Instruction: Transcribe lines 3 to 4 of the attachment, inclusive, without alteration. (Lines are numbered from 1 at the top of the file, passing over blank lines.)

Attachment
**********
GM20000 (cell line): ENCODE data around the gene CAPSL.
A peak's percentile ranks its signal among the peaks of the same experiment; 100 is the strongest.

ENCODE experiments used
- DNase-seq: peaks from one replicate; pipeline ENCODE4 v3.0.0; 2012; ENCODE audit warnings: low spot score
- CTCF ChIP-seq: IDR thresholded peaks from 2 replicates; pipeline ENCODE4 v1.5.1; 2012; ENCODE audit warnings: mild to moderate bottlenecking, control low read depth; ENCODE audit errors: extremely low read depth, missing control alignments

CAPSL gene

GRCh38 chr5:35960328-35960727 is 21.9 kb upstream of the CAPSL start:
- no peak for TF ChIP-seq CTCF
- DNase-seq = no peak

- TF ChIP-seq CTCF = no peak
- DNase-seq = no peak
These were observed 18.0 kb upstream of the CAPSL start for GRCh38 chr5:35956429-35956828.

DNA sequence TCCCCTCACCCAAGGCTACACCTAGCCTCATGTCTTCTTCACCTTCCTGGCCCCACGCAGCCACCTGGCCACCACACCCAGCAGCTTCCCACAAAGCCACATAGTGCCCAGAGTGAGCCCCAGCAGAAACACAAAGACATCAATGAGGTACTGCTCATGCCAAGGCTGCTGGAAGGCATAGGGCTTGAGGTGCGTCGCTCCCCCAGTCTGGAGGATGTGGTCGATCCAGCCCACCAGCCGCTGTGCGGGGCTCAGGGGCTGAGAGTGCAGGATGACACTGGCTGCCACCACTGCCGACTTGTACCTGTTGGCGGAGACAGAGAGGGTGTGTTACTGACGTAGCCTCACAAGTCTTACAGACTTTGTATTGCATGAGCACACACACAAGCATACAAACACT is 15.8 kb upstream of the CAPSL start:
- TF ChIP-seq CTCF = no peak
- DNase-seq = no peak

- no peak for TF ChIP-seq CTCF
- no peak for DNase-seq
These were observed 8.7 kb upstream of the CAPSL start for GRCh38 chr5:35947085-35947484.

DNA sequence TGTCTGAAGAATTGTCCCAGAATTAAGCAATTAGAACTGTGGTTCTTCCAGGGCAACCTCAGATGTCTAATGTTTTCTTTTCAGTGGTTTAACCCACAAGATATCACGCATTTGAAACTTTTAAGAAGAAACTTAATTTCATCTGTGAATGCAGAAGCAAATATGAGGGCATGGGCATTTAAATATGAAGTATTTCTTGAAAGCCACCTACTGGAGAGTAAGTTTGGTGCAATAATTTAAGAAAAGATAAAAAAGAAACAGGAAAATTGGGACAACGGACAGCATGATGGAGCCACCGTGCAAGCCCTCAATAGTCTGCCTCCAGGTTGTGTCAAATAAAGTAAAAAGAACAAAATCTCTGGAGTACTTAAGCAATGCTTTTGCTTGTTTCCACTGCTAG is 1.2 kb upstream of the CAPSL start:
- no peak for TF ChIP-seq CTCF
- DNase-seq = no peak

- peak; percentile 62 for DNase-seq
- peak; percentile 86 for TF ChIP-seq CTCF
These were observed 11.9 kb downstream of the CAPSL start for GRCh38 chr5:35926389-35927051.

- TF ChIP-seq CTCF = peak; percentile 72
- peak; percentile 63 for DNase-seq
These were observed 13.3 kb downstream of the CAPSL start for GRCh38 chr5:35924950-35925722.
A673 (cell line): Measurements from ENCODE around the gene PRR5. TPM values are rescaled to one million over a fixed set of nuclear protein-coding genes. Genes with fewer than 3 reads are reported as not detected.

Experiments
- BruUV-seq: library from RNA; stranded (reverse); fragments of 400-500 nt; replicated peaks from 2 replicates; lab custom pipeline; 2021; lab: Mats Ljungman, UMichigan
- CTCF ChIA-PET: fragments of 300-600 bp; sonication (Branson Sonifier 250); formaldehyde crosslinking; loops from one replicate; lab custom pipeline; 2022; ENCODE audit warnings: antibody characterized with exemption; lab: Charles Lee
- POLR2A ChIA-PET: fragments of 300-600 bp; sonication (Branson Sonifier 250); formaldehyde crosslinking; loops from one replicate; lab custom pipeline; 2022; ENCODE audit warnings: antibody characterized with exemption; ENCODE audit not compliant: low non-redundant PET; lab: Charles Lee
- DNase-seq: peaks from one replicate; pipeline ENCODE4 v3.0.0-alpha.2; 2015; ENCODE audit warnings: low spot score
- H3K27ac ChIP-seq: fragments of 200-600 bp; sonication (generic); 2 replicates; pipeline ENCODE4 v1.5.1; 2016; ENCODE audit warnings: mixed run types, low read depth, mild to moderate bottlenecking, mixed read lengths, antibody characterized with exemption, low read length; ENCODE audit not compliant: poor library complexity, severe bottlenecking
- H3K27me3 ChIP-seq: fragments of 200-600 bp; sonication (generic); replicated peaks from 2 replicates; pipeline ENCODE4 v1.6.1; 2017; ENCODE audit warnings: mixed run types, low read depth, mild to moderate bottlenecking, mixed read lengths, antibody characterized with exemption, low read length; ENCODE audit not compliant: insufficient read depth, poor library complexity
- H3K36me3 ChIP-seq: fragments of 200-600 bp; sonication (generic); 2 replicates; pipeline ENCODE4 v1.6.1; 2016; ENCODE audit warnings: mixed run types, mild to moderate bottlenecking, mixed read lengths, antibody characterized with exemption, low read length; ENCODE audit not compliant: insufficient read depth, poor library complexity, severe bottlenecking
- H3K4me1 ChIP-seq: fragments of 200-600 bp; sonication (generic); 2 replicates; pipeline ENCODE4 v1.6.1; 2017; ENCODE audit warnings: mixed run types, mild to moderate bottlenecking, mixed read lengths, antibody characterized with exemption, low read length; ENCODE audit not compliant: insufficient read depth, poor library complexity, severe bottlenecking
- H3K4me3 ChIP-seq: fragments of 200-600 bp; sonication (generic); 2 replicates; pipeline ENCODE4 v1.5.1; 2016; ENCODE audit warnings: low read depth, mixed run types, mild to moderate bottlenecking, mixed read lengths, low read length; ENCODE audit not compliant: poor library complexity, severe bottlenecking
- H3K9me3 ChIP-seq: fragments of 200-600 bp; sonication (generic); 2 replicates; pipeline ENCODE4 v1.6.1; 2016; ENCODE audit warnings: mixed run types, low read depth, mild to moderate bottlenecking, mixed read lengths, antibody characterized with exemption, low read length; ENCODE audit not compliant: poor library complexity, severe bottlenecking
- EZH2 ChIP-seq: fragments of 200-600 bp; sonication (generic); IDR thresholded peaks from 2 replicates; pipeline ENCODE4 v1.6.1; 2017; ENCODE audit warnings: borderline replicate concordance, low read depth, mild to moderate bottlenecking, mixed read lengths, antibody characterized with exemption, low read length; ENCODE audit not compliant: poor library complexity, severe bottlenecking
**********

ENCODE experiments used
- DNase-seq: peaks from one replicate; pipeline ENCODE4 v3.0.0; 2012; ENCODE audit warnings: low spot score